This section is from the book "Cyclopedia Of Architecture, Carpentry, And Building", by James C. et al. Also available from Amazon: Cyclopedia Of Architecture, Carpentry And Building.
The shadow of the point f evidently falls on the edge of the prism at fs, see plan. This point f is one end of the shade line fg, therefore f is one point in the shadow of fg on the front face of the prism B. The line fg being parallel to this front face, its shadow will be parallel to the line, therefore from the point fs we draw the horizontal line f,s.r1s
If from the point r1s we draw the projection of a ray of light back to the shade line fvgv we determine the amount of the line casting a shadow on the front face of B, that is to say, the distance fvrv. The shadow of the remainder, rvgv, falls beyond the prism on the V plane, and is evidently the line rvsgvs. Thus the shadow of the shade line from e to g has been determined.
The next portion of the shade line, gc is a vertical line and we have already obtained the shadow of the end g. Since it is a vertical line its shadow on V will be vertical and equal in length. Therefore draw gvscvs.
There remains now only the edge, cdt of which to cast the shadow. The end d being in the V plane must be its own shadow on that plane. (§ 39) We have already found the shadow of the other end c, at cvs. Therefore dvcvs is the shadow of dc and completes the outline of the shadow of the plinth.
It will be noted that dvavs is a 45° line, which would be expected since the edge do is perpendicular to V.
49. Considering next the prism B, we find by applying the projections of the rays of light to the plan, that the front and left-hand faces are in light, and that the right-hand face is in shade. Therefore the only shade line in this case is the edge mn. The upper part of this, myr1s is in the shade of the plinth and therefore cannot cast any shadow.
It is to be noted that the ray of light from the point rv in the plinth A passes through the point r1s in the shade line of the prism B. In finding the shadow of this point at rvs we therefore have found the shadow also of one end of the shade line nr. Since nr is vertical, its shadow will be vertical on Y. Therefore draw rvswvs. This line completes the shadow of the two objects upon the V plane.
RESIDENCE OF MRS. BACHRACH, WASHINGTON, D. C.
SECOND FLOOR PLAN PLANS OF RESIDENCE OF MRS. BACHRACH, WASHINGTON, D. C.
Wood, Donn & Deining, Architects, Washington, D. C.
From the point of shadow wvs draw the V projection of the ray back to the line nvr1s. This shows how much of the total line nr falls upon V, and how much upon II.
The shadow on II of the portion nw will be a 45° line since nw is perpendicular to II. The point n being in the H plane is its own shadow on that plane.
It is to be noted that the point whs is on the perpendicular directly below wvs.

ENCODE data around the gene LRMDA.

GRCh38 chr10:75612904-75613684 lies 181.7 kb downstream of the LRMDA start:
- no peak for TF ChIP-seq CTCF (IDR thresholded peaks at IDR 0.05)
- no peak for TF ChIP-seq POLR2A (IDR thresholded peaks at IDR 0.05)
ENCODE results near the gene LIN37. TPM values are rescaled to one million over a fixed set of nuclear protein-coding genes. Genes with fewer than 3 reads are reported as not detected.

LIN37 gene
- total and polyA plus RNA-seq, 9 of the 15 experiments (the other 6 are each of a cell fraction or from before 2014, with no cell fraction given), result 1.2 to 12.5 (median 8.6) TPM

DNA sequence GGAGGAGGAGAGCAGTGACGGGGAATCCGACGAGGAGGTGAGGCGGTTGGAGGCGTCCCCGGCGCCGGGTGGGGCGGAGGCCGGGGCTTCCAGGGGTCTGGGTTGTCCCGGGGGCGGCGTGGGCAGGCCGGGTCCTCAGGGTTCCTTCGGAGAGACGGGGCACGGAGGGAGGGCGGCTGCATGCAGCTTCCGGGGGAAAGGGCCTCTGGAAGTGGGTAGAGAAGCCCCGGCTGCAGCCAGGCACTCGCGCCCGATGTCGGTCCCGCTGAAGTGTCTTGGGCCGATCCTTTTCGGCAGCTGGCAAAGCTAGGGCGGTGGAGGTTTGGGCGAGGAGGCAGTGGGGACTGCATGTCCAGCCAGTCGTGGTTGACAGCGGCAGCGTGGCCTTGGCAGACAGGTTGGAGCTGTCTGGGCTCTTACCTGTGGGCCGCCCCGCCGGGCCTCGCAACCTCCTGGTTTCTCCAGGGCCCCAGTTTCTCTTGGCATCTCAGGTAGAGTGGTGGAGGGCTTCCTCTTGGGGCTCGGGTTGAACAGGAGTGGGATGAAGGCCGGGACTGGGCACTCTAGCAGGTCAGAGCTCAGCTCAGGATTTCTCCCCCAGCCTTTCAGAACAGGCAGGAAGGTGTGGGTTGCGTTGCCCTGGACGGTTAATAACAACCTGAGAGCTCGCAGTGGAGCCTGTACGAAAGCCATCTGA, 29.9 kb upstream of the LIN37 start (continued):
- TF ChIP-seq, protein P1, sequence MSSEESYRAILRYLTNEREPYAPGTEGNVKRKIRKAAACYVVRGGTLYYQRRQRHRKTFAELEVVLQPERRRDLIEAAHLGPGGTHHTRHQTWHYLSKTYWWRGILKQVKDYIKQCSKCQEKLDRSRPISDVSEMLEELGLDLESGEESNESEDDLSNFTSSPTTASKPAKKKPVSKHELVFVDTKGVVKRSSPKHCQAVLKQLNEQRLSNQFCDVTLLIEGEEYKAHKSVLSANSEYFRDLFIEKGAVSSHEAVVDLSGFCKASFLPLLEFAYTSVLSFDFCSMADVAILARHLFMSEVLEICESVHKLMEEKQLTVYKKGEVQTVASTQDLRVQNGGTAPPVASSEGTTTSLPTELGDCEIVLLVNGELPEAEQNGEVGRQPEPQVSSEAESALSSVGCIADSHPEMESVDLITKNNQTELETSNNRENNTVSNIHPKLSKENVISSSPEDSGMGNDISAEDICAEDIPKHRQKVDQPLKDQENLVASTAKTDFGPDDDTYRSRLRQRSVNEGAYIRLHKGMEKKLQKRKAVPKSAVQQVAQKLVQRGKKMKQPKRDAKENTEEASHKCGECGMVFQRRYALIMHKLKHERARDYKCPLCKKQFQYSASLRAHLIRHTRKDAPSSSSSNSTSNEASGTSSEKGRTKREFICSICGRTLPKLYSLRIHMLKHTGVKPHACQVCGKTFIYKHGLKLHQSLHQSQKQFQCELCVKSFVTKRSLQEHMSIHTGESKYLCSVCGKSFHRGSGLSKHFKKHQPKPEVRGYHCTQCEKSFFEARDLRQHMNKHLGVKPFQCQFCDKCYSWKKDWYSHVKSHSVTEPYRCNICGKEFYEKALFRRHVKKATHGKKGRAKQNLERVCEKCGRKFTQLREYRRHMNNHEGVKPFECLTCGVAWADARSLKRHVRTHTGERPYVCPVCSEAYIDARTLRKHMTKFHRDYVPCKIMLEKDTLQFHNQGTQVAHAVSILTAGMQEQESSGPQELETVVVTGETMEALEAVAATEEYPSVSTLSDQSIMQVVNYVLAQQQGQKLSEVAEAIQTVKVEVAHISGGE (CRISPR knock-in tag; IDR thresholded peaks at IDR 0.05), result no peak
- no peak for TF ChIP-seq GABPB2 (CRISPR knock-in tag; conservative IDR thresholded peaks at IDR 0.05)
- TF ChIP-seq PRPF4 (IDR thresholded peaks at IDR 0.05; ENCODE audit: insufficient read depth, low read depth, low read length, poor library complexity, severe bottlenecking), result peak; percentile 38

50. Problem VII. To find the shade and shadow of a pedestal. Fig. 23 shows the plan and elevation of a pedestal resting on the ground and against a vertical wall. This is an application of the preceding problem in finding the shades and shadows of one object upon another. The profile of the cornice moulding on the left, at A, can be used as a profile projection in finding the shadows of those mouldings on themselves and upon the front face B, of the pedestal. By drawing the profile projections of the rays tangent to this profile of mouldings, it will be seen what edges are shade lines and where their shadows will fall on the surface of B. The line avbv can be assumed to be the profile projection of the front face of B, and being a line is used as the ground line for finding the shadow on B. As this collection of mouldings is parallel to the V plane their shades and shadows will be parallel in the elevation. Otherwise the shadows of this pedestal are found in a manner similar to the preceding problem.
Fig. 23a shows in elevation and side elevation the chimney and roof. The chimney itself being made up of prisms with their planes parallel or perpendicular to the V plane, its light and shade faces can be determined at once, as in Problem V. It will be evident from the figure that the top, front, and left-hand faces of the chimney in elevation will be in light. The remaining faces will be in shade, and the shade lines will be therefore, yd, on the back, dc, cb, and bx. Not all of bx and yd will cast shadows for the shadow of the flat band, running around the upper part of the chimney, will cause a portion of these two lines yd and bx to be in shadow and such portions cannot cast any shadows. (See Problem VI-the shadow of one object upon another.)
It is evident that, to find the shadow of the shade line of the chimney upon the sloping roof,we must have for a ground line a projection of the roof which is a line. The roof in elevation is projected as a plane, but the side elevation (or in other words the profile projection) shows the roof projected as a line in the line hPgp. This line will be then the ground line for finding the shadow of any point in the chimney on the roof. For example, take the point b. If we draw the profile projection of the ray through the point bP until it intersects the ground line ApgP, and draw from this point of intersection a horizontal line across until it intersects the vertical projection of the ray drawn through bv, this last point of intersection bs, will be the shadow of b upon the roof.